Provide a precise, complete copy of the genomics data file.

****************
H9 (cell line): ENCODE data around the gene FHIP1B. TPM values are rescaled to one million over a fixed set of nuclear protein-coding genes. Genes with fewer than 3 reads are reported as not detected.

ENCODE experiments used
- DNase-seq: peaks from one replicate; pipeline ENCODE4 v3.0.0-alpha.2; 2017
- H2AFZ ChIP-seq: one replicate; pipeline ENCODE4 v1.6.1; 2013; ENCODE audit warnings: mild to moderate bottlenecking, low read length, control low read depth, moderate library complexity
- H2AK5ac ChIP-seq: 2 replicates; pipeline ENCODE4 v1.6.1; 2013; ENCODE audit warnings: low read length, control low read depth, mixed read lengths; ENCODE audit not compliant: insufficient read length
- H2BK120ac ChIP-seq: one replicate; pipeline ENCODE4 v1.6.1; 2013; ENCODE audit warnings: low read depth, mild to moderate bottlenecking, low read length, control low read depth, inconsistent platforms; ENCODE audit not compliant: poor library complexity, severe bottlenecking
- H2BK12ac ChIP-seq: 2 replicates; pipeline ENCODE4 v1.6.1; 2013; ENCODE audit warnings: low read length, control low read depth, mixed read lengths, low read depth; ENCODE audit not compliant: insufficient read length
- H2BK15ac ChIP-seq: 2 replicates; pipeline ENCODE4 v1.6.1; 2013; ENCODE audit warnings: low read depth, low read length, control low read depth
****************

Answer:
H9 (cell line): ENCODE data around the gene FHIP1B. TPM values are rescaled to one million over a fixed set of nuclear protein-coding genes. Genes with fewer than 3 reads are reported as not detected.

ENCODE experiments used
- DNase-seq: peaks from one replicate; pipeline ENCODE4 v3.0.0-alpha.2; 2017
- H2AFZ ChIP-seq: one replicate; pipeline ENCODE4 v1.6.1; 2013; ENCODE audit warnings: mild to moderate bottlenecking, low read length, control low read depth, moderate library complexity
- H2AK5ac ChIP-seq: 2 replicates; pipeline ENCODE4 v1.6.1; 2013; ENCODE audit warnings: low read length, control low read depth, mixed read lengths; ENCODE audit not compliant: insufficient read length
- H2BK120ac ChIP-seq: one replicate; pipeline ENCODE4 v1.6.1; 2013; ENCODE audit warnings: low read depth, mild to moderate bottlenecking, low read length, control low read depth, inconsistent platforms; ENCODE audit not compliant: poor library complexity, severe bottlenecking
- H2BK12ac ChIP-seq: 2 replicates; pipeline ENCODE4 v1.6.1; 2013; ENCODE audit warnings: low read length, control low read depth, mixed read lengths, low read depth; ENCODE audit not compliant: insufficient read length
- H2BK15ac ChIP-seq: 2 replicates; pipeline ENCODE4 v1.6.1; 2013; ENCODE audit warnings: low read depth, low read length, control low read depth